David Bourget (Western Ontario)
David Chalmers (ANU, NYU)
Rafael De Clercq
Ezio Di Nucci
Jack Alan Reynolds
Learn more about PhilPapers
Zygon 34 (3):473-484 (1999)
The development of modern evolutionary ethics began shortly after the publication of Charles Darwin's On the Origin of Species by Natural Selection. Early discussions were plagued by several problems. First, evolutionary ethical explanations were dependent on group-selection accounts of social behavior (especially the explanation of altruism). Second, they seem to violate the philosophical principle that “ought” statements cannot be derived from “is” statements alone (values cannot be derivedfrom facts alone). Third, evolutionary ethics appeared to be biologically deterministic, deemed incompatible with the free will required for ethics to be possible. Fourth, social policies based on evolutionary theory (for example, eugenics in the early part of this century) seemed patently unethical. Sociobiology (which coalesced as a field of study with Edward O. Wilson's Sociobiology: The New Synthesis, 1975) addressed several of these problems and provided a rich framework and a new impetus for evolutionary ethics. The lingering problems were the philosophical is-ought barrier and biological determinism. After tracing the early and more recent development of evolutionary ethics, I argue that the remaining problems can be surmounted and an incipient evolutionary ethics can be defended. Thoroughgoing evolutionaryethics must await theoretical developments in neurobiology and cognitive science.
|Keywords||biology of morality ethics evolution evolutionary ethics morality naturalistic fallacy sociobiology|
|Categories||categorize this paper)|
Setup an account with your affiliations in order to access resources via your University's proxy server
Configure custom proxy (use this if your affiliation does not provide a proxy)
|Through your library|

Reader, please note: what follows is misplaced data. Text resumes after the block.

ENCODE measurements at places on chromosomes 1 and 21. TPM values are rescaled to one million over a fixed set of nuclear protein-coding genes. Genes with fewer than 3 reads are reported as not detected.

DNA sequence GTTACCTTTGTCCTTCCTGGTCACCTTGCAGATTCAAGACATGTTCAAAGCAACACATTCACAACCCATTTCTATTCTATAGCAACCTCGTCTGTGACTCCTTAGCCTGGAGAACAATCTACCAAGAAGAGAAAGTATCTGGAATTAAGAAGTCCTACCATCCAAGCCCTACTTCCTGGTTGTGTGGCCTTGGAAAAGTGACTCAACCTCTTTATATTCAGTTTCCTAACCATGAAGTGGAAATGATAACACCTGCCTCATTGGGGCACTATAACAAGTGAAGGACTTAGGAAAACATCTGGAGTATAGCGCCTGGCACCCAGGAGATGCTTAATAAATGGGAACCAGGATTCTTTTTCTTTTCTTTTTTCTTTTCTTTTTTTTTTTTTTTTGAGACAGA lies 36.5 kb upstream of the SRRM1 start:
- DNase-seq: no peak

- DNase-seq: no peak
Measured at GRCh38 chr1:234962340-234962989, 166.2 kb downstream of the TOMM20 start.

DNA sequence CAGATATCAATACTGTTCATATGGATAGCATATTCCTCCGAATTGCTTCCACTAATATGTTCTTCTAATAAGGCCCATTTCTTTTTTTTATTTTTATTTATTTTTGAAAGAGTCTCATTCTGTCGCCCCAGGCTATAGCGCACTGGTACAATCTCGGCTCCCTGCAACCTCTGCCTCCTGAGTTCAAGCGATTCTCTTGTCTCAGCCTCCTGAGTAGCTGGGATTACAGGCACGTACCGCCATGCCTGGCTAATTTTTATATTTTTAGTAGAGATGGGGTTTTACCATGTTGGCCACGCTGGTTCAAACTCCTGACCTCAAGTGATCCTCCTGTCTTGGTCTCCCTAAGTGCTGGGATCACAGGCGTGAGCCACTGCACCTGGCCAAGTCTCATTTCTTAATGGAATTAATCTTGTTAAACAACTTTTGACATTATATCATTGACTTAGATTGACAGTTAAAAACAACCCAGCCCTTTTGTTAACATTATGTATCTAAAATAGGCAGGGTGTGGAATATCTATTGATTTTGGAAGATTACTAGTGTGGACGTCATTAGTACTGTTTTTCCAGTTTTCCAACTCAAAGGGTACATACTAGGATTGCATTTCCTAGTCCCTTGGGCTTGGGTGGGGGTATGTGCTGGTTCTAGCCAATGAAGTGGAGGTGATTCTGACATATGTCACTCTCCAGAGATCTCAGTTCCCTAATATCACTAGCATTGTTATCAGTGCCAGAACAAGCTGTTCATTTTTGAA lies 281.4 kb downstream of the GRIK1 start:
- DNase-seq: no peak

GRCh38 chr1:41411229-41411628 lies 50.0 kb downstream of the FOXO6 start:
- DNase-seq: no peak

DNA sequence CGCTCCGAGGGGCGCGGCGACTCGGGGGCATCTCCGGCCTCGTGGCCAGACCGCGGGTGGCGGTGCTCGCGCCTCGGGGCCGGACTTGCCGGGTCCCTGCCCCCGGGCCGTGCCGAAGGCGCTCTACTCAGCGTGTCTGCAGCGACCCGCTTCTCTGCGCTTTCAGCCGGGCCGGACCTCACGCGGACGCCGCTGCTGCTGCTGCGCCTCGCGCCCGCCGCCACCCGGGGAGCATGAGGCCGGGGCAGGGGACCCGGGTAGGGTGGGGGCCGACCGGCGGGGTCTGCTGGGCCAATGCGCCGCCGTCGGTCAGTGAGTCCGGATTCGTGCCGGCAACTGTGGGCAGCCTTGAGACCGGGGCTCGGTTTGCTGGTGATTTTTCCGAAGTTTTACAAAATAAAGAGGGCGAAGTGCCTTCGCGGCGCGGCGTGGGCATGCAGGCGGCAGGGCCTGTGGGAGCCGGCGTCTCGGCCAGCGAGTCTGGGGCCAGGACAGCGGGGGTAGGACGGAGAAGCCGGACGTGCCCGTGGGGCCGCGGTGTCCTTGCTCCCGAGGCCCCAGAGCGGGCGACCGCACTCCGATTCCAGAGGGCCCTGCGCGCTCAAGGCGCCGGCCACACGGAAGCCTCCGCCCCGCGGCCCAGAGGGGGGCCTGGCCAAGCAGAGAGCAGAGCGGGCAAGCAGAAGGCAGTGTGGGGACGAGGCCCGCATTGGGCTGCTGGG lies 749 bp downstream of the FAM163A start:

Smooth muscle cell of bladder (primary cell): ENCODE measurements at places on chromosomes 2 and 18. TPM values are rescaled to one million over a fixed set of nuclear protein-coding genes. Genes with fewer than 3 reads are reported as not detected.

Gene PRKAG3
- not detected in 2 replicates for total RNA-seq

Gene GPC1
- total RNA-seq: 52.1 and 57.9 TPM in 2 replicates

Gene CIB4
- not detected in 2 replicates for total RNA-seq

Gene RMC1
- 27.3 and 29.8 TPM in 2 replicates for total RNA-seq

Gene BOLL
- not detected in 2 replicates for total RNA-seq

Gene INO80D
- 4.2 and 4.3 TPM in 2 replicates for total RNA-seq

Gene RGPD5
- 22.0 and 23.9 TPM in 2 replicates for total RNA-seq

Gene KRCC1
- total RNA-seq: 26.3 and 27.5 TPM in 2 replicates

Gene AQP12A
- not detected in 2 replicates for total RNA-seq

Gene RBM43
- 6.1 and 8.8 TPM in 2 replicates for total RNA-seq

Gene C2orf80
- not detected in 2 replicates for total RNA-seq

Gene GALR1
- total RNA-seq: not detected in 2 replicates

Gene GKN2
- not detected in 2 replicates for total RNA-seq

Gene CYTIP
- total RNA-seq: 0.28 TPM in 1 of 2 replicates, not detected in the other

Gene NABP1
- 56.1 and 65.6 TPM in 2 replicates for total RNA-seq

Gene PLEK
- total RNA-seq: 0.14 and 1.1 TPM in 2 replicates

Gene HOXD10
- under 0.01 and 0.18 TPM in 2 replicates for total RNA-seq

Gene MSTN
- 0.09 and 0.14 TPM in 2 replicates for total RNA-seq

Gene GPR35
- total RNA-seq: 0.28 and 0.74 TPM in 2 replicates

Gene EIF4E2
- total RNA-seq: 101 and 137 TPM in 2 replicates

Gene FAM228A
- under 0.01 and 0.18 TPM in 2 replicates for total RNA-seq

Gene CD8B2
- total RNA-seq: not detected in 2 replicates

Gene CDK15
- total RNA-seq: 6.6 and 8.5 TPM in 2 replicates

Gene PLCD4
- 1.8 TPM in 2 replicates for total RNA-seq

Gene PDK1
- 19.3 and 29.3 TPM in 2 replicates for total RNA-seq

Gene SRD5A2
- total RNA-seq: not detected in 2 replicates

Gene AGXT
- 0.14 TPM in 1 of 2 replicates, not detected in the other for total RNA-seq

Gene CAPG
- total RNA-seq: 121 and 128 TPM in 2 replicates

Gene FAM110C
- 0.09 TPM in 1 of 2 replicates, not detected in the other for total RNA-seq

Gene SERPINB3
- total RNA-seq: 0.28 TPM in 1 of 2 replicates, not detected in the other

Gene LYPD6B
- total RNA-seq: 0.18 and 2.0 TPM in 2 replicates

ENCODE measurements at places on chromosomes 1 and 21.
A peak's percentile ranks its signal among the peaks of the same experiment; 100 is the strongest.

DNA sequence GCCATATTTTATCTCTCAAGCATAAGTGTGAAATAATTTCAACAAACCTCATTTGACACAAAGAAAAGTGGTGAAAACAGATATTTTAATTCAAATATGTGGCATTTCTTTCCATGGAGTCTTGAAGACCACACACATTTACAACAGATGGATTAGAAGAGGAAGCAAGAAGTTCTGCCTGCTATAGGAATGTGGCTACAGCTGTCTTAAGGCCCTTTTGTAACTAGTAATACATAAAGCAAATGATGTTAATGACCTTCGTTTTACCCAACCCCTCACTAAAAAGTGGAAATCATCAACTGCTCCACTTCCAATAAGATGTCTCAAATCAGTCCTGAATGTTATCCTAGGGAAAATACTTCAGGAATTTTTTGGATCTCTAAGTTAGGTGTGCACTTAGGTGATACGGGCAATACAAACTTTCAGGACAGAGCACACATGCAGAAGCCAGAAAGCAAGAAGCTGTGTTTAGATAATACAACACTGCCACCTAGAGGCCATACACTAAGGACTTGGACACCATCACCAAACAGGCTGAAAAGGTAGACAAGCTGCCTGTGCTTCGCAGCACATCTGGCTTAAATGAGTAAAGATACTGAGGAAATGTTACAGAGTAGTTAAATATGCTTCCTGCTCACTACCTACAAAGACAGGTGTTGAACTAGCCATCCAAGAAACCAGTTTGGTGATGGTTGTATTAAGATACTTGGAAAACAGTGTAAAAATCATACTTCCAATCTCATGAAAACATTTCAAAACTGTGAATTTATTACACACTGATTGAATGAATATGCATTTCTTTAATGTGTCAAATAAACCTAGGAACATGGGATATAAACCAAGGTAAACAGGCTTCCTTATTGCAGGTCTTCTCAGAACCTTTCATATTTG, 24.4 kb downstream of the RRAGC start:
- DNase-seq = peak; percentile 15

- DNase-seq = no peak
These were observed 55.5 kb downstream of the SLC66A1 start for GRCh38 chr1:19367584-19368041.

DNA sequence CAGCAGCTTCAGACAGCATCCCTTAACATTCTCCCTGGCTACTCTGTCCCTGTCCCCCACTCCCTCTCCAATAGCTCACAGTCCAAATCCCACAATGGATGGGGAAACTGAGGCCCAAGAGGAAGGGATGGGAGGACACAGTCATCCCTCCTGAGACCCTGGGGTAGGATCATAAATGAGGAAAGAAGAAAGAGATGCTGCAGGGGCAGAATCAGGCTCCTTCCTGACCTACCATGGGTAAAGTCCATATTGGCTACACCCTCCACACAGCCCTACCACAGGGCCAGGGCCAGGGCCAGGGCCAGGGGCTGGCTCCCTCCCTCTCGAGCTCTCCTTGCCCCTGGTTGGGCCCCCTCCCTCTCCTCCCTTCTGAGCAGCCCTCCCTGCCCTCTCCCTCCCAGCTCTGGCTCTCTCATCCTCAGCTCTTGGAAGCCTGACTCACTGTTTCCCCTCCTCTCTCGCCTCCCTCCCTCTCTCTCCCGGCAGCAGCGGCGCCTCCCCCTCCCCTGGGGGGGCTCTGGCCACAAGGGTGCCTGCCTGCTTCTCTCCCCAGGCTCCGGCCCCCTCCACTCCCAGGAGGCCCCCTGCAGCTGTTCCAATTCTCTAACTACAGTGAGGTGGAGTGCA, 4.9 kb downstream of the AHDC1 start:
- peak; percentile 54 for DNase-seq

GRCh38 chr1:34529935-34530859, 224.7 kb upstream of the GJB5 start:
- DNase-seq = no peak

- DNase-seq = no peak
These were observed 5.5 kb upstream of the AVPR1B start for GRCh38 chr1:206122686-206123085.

References found in this work BETA
No references found.
Citations of this work BETA
Lindsay J. Thompson (2010). The Global Moral Compass for Business Leaders. Journal of Business Ethics 93 (1):15 - 32.
Similar books and articles
Robert Richards (1986). A Defense of Evolutionary Ethics. Biology and Philosophy 1 (3):265-293.
David Sloan-Wilson, Eric Dietrich & Anne Clark (2003). On the Inappropriate Use of the Naturalistic Fallacy in Evolutionary Psychology. Biology and Philosophy 18 (5):669-681.
Wim J. van der Steen (1999). Methodological Problems in Evolutionary Biology. XII. Against Evolutionary Ethics. Acta Biotheoretica 47 (1):41-57.
William A. Rottschaefer (1997). Evolutionary Ethics: An Irresistible Temptation: Some Reflections on Paul Farber's the Temptation of Evolutionary Ethics. [REVIEW] Biology and Philosophy 12 (3):369-384.
David Sloan Wilson, Eric Dietrich & Anne B. Clark (2003). On the Inappropriate Use of the Naturalistic Fallacy in Evolutionary Psychology. Biology and Philosophy 18 (5):669-81.
Neil Levy (2010). The Prospects for Evolutionary Ethics Today. EurAmerica 40 (3):529-571.
Scott M. James (2011). An Introduction to Evolutionary Ethics. Wiley-Blackwell.
Sam Rayner, Too Strong for Principle: An Examination of the Theory and Philosophical Implications of Evolutionary Ethics.
Paul Farber (1998). The Temptations of Evolutionary Ethics. University of California Press.
John Collier & Michael Stingl (2013). Evolutionary Moral Realism. Biological Theory 7 (3):218-226.
K. G. Ferguson (2001). Semantic and Structural Problems in Evolutionary Ethics. Biology and Philosophy 16 (1):69-84.
Jason M. Byron (2005). Sociobiology. Stanford Encyclopedia of Philosophy.
Sefa Hayibor (2009). Evolutionary Psychology and Business Ethics Research. Business Ethics Quarterly 19 (4):587-616.
Added to index2012-04-03
Total downloads136 ( #27,214 of 1,796,437 )
Recent downloads (6 months)9 ( #84,894 of 1,796,437 )
How can I increase my downloads?